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British MP seeks dialogue on BPO
February 07, 2004 18:00 IST
Concerned over escalating tension in the United Kingdom over outsourcing of jobs to India, British Labour MP Julie Morgan said on Saturday that the issue should be debated and "much dialogue should be held as early possible".
Morgan, who was a part of a visiting all-women British delegation of Labour MPs, told an interactive session organised by Confederation of Indian Industry that 530 jobs by two companies had been shifted to India from her constituency Cardiff North, which had caused a lot of consternation in political circles there.
She said that politically it was very difficult to support outsourcing as this was decreasing job opportunities at home. "Much dialogue should be made on this issue," she urged.
Another British parliamentarian from Forest of Dean constituency Diana Organ was of the opinion that outsourcing was something of an issue in UK.
She said that the UK should not undertake any kind of protectionism by disallowing outsourcing of jobs to other countries including India.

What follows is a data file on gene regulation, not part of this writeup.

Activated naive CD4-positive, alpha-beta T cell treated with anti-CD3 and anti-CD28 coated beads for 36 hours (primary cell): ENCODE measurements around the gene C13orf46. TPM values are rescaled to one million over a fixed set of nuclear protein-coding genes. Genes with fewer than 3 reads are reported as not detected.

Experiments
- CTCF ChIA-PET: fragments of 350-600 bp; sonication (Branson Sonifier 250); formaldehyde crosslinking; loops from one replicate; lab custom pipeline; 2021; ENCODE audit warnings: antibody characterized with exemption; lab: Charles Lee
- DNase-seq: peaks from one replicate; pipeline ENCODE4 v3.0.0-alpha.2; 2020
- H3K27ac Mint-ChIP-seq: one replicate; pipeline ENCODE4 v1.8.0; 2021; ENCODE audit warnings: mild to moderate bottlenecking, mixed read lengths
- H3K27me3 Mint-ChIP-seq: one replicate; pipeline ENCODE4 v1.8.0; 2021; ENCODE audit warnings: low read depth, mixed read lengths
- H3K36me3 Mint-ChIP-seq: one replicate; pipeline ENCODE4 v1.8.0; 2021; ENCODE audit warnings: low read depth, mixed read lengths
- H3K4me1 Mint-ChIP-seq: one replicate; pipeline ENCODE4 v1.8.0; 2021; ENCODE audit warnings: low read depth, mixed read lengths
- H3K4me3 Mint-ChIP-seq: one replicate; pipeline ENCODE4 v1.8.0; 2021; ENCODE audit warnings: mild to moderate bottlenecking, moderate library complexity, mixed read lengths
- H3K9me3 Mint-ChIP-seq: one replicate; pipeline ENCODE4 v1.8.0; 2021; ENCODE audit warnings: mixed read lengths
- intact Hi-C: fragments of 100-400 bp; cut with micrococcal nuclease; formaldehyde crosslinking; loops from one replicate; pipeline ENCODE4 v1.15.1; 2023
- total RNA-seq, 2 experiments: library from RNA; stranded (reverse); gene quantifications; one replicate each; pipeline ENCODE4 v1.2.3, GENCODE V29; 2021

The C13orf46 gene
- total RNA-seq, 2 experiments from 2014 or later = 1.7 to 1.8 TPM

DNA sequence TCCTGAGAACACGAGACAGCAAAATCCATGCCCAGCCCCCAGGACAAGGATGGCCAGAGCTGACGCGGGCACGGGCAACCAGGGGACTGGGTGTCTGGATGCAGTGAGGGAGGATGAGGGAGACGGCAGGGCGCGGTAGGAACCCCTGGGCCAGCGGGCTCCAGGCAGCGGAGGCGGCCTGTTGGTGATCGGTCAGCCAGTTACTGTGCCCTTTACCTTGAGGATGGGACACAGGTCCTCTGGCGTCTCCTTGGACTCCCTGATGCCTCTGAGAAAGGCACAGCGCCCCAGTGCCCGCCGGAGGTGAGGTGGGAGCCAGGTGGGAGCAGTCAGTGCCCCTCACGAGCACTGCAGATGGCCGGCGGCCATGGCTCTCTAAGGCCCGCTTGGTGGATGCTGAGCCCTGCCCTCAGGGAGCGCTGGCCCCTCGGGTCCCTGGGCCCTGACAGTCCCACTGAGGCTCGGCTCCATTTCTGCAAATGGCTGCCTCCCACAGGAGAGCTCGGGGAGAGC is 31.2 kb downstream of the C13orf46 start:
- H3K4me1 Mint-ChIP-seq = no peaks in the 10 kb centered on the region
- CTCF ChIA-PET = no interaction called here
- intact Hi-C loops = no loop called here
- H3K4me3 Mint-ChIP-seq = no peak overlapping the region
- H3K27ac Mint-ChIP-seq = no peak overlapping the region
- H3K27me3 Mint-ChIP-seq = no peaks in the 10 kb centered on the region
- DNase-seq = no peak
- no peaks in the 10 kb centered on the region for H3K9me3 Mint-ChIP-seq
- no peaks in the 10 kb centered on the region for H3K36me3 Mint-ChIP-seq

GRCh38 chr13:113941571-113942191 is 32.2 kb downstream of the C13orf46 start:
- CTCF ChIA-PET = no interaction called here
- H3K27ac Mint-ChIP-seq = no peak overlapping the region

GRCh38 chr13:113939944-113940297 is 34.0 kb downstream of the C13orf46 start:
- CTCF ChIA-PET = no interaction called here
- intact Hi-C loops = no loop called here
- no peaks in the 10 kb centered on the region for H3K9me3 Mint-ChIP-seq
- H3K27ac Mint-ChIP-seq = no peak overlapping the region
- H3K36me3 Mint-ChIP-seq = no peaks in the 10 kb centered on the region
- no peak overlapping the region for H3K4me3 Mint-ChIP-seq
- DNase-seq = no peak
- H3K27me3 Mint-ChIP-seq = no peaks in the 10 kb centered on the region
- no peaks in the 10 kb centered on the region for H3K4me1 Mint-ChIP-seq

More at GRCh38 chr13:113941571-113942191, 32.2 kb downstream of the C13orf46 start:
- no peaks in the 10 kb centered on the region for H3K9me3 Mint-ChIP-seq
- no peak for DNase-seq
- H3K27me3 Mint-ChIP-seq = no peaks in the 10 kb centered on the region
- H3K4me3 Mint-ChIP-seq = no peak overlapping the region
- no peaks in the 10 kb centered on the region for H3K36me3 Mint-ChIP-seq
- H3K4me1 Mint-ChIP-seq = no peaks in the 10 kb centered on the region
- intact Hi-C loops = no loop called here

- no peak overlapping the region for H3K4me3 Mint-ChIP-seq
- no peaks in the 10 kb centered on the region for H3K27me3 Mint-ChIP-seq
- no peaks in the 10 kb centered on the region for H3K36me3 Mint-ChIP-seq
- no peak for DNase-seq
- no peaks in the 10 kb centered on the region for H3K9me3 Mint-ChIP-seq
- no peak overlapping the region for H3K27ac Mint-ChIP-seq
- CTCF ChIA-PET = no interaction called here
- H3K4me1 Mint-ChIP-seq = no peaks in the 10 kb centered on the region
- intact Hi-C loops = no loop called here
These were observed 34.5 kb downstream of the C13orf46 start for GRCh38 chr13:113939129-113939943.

Jackie Lawrence, MP from Preseli Pembrokeshire, said that there was need to take a holistic view on outsourcing.
Other members of delegation were Dari Taylor, Laura Moffatt, Phyllis Starkey, Oona King, Christine Russel, Sandra Osborne, and Judy Mallaber.
The delegation represented Labour Friends of India, an independent British Parliamentary Group promoting understanding and appreciation amongst Labour Parliamentarians about India and developing good relations between the two governments.
Earlier, Organ said in her speech that the UK government supported India's candidature for getting a permanent seat in the United Nations Security Council.
She said that UK recognised India's importance as a number of Indian entrepreneurs had made substantial investments in Britain.
Organ said that there should be a two-way partnership between the two countries, which shared the same democratic values and history.
Talking about the Highly Skilled Migrants Programme of the British Government, MP Oona King said that the population profile in UK showed that younger people were decreasing in numbers.
She said that there was a lot of opportunities for skilled young Indians to take up jobs there.
CII(ER) chairman Sanjay Budhia said that the chamber would play a strong role in pushing the Indo-British Partnership Initiative ahead.WBIDC Chairman Somnath Chatterjee was also present at the occasion.